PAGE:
Cops

Latesha Clay cries at her sentencing. (Screenshot from MLive video of the sentencing.)

Latesha Clay cries at her sentencing. (Screenshot from MLive video of the sentencing.)

Content warning: This piece contains general discussion of child sexual abuse.

Reading about the plight of Latesha Clay, the child in Grand Rapids, MI sentenced to nine years in prison after being used as live bait in a robbery scheme, the thing that struck me was the use of the word “victim.” Of course, referring to Latesha Clay as a victim of human trafficking and the rampant racism of the criminal justice system makes sense. However, in this case, the 15-year-old mother is being painted as a villain. Every time I’ve seen the word “victim” used in relation to Latesha Clay, it’s been used to describe the men who responded to her Backpage ad, which featured the words “teen sex.”

To give you a quick rundown, in case you haven’t been exposed to this case in the media (and how could you have been? Almost all the coverage on it features the same news story that ran last October on a local crime blotter), Latesha Clay was used by two older teenagers, Trayvin Donnell Lewis, 18, and Monee Duepre Atkinson, 17, to lure men to their motel room. Both Lewis and Atkinson await criminal convictions, and like Clay, have both been charged as adults, though legally only Lewis is no longer a minor. Charging Black children as adults for crimes less severe than their white juvenile counterparts have committed is nothing new, but it is especially disheartening in the case of Clay, who, at 15, is a long ways off from adulthood.

Mlive, the website that initially ran her story, asserts that a man came to a hotel room expecting to have sex with a teenager. Upon arrival, he was greeted by Clay, who took the agreed upon payment and stepped aside. Lewis allegedly then came forward brandishing what investigators later said was an Airsoft pistol with the orange tip removed—not even a real firearm. He ordered him to the ground and requested the man’s money and cellphone. The older teens then allegedly forced the “victim” to drive to an ATM and withdraw a mere $300 before taking them back to the hotel. The teens also allegedly cleared the history from the victim’s cell phone.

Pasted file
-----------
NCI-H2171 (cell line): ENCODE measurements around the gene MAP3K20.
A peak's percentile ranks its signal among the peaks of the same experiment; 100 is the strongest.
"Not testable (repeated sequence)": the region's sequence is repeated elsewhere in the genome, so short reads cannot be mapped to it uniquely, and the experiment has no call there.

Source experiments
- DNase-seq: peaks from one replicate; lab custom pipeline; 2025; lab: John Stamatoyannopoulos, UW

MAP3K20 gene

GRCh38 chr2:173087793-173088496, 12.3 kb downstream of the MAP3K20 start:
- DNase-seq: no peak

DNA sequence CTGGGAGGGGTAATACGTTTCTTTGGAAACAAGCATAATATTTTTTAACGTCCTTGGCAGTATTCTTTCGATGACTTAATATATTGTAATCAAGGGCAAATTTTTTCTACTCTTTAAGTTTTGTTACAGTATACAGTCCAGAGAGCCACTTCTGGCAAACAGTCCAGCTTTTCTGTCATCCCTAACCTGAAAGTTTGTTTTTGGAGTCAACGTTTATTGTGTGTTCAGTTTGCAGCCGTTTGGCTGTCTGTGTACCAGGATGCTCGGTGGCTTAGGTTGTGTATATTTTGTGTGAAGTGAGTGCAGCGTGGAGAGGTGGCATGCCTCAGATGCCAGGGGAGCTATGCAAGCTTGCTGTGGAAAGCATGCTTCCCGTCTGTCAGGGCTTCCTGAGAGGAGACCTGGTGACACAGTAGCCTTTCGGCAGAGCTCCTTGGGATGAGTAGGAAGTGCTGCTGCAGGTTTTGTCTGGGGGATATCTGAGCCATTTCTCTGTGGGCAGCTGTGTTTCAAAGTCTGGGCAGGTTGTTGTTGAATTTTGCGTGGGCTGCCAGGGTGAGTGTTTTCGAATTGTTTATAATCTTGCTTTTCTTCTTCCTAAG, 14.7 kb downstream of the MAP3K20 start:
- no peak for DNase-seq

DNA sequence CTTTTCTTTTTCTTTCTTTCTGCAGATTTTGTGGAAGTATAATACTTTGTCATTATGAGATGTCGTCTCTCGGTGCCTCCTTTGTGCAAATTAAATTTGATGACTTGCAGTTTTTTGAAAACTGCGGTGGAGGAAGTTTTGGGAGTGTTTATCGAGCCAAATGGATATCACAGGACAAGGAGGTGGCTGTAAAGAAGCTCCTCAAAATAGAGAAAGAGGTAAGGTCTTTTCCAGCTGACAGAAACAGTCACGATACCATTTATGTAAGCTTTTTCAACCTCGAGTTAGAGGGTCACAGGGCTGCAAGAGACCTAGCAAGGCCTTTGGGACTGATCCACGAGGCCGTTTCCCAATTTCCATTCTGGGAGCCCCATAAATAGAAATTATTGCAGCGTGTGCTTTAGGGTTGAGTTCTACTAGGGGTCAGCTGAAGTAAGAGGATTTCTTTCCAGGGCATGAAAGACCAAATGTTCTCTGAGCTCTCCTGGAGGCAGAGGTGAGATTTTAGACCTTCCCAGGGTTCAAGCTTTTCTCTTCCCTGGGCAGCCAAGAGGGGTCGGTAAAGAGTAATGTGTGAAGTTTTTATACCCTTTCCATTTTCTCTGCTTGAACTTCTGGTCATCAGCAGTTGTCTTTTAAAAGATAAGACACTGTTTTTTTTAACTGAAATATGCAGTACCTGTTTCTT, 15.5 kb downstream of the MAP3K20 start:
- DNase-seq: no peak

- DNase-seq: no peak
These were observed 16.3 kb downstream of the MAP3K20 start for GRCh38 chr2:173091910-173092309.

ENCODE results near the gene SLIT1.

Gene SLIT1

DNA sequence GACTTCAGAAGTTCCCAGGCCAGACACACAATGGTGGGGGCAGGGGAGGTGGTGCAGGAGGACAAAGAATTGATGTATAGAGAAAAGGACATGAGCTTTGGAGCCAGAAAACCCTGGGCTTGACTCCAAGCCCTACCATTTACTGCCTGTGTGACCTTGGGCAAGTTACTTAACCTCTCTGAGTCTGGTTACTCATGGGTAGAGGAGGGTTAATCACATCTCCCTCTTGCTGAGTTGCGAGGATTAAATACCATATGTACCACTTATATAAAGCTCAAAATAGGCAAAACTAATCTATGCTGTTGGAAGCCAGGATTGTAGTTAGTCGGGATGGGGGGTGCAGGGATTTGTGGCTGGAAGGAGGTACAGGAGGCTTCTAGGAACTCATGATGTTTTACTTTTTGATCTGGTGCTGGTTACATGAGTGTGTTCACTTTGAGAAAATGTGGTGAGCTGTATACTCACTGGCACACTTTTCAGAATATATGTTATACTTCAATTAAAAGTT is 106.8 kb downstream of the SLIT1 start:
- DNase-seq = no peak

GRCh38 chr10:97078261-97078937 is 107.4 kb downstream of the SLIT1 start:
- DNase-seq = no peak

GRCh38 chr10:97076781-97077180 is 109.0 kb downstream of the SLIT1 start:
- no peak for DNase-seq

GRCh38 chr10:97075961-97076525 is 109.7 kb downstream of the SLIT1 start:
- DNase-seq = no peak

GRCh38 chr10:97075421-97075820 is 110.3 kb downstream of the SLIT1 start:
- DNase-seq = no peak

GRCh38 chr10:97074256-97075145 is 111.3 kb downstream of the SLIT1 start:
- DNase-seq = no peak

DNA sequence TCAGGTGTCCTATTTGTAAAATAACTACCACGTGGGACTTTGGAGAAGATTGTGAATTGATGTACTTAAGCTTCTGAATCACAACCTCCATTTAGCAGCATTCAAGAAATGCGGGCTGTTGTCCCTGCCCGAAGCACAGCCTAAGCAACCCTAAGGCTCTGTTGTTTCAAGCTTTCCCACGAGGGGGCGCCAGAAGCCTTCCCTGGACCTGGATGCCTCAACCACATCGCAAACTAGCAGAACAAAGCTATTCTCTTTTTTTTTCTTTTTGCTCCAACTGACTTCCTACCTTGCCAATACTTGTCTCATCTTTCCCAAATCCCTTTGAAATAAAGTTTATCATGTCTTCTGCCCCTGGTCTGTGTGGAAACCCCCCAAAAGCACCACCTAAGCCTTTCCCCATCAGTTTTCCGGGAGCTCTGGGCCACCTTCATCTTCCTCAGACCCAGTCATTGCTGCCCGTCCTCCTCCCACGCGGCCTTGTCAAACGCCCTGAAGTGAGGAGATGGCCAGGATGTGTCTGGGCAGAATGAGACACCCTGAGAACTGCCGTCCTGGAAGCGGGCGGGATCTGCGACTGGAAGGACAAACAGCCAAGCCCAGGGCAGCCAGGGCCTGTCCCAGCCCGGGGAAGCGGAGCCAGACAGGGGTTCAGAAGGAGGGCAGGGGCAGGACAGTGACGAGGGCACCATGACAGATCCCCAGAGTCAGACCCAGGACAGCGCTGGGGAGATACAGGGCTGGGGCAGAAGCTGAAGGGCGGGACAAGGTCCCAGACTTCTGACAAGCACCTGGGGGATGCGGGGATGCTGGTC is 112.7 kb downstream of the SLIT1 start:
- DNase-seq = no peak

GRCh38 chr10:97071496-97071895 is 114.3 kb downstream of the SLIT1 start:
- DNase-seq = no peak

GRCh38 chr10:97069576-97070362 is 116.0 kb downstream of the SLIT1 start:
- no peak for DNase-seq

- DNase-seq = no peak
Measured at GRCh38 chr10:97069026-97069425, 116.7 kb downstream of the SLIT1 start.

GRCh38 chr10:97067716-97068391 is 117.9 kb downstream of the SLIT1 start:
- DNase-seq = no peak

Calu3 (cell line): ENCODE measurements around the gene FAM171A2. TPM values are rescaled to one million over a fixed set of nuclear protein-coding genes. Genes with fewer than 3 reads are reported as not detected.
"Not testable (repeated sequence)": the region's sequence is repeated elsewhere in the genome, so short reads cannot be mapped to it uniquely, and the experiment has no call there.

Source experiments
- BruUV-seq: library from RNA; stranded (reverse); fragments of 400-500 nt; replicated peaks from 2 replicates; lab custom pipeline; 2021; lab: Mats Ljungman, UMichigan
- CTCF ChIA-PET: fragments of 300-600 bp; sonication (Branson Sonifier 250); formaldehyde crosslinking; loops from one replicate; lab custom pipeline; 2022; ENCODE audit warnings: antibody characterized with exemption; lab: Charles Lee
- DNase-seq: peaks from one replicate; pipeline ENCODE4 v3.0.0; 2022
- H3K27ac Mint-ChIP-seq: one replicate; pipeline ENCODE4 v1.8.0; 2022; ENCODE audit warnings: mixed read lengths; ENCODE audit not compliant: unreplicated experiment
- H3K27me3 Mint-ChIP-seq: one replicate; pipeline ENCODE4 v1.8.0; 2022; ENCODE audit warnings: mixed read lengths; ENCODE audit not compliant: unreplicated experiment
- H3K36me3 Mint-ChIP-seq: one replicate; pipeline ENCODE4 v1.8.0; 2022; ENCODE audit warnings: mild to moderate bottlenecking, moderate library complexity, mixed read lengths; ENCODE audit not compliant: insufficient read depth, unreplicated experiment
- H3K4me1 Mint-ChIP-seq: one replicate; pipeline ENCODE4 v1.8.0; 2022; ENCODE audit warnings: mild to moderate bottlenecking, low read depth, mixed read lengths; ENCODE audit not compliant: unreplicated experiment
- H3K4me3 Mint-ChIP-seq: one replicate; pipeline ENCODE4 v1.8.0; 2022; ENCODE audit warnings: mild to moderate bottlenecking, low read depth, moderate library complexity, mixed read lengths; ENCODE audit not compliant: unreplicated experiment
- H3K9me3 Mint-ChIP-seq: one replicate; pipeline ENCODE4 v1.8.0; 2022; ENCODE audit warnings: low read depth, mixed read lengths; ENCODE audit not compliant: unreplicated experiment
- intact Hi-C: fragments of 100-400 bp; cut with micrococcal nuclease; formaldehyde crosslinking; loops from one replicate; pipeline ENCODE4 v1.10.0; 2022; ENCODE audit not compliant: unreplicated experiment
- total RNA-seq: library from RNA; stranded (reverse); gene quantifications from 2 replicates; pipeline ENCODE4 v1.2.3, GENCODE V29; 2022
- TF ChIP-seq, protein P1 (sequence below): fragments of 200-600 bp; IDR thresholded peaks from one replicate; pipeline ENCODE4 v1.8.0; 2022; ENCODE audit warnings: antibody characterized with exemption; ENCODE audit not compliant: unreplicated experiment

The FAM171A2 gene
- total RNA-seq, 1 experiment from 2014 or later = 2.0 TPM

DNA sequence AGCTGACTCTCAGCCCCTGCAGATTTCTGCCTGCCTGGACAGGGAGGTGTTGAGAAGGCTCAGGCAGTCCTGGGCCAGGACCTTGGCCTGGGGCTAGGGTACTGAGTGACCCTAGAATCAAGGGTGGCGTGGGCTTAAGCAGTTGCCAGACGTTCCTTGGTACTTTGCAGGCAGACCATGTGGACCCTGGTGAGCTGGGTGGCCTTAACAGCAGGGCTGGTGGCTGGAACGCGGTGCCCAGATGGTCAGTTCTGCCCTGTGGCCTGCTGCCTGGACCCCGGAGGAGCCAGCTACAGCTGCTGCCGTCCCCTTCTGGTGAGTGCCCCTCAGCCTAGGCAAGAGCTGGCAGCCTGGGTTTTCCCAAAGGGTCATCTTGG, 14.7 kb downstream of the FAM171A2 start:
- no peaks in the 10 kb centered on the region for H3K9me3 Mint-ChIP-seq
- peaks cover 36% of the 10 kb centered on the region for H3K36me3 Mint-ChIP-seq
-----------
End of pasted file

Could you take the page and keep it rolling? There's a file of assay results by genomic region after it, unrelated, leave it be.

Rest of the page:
After the man—unharmed except for his pride—called the police, a search of the hotel room turned up the three suspects as well as $650 in cash and the doctored Airsoft gun. Lewis is being charged with possession of a firearm during the commission of a felony, even though an Airsoft gun was the only firearm found on premises. All three teenagers were hauled in and interrogated.

Something that stands out starkly in this case is the police department’s total exoneration of the men who were soliciting sex from a teenager over the internet in the first place. Kent County Undersheriff Michelle LaJoye-Young has gone on record assuring “robbery victims” that the department is not focused on investigating them for solicitation of prostitution in this case, urging them to come forward.

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(Screenshot of "Alaska State Troopers, VIce Squad"—a cop wipes a arrestee's hand after she's touched an undercover officer)

(Screenshot of Alaska State Troopers, Season 2, Episode 12: “Vice Squad”—a cop wipes an arrestee’s hand after she’s touched an undercover officer)

In the FBI’s 2013 Uniform Crime Report, released in November 2014, Alaska reported 648 prostitution arrests: 1 juvenile and 647 adults. This number is up from 38 arrests in 2012 and 69 in 2011. How could prostitution arrests have jumped so much in just one year?

They didn’t. Alaska maintains a report entitled Crime In Alaska, based on the same numbers that are submitted to the FBI for the Uniform Crime Report. In Crime In Alaska 2013, released in 2014, the state reports only 46 prostitution arrests in 2013: 22 sellers and 24 buyers of sex. This number seems correct: the Anchorage Police Department reported 41 prostitution arrests, and the state made five prostitution charges in 2013.
Stephen Fischer, an FBI spokesman, explained that the issue was caused by “an error for entering data.”

Just what kind of trouble can 602 imaginary prostitutes created by a typo by the FBI cause?

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aholtzclawbirthday

Content warning: this piece contains general discussion of rape.

On his 29th birthday, December 10th, former Oklahoma City Police officer Daniel Holtzclaw, who targeted low income, criminalized Black women and girls for sexual assault while on duty, was found guilty of 18 of the 36 charges brought against him. He now faces up to 263 years in prison when he is formally sentenced next month. His crimes were calculated and monstrous. But as uplifting as it is to hear his vindicated victims sing “Happy Birthday,” I can’t help but feel like the knife stuck six inches into my back has only been pulled out three inches.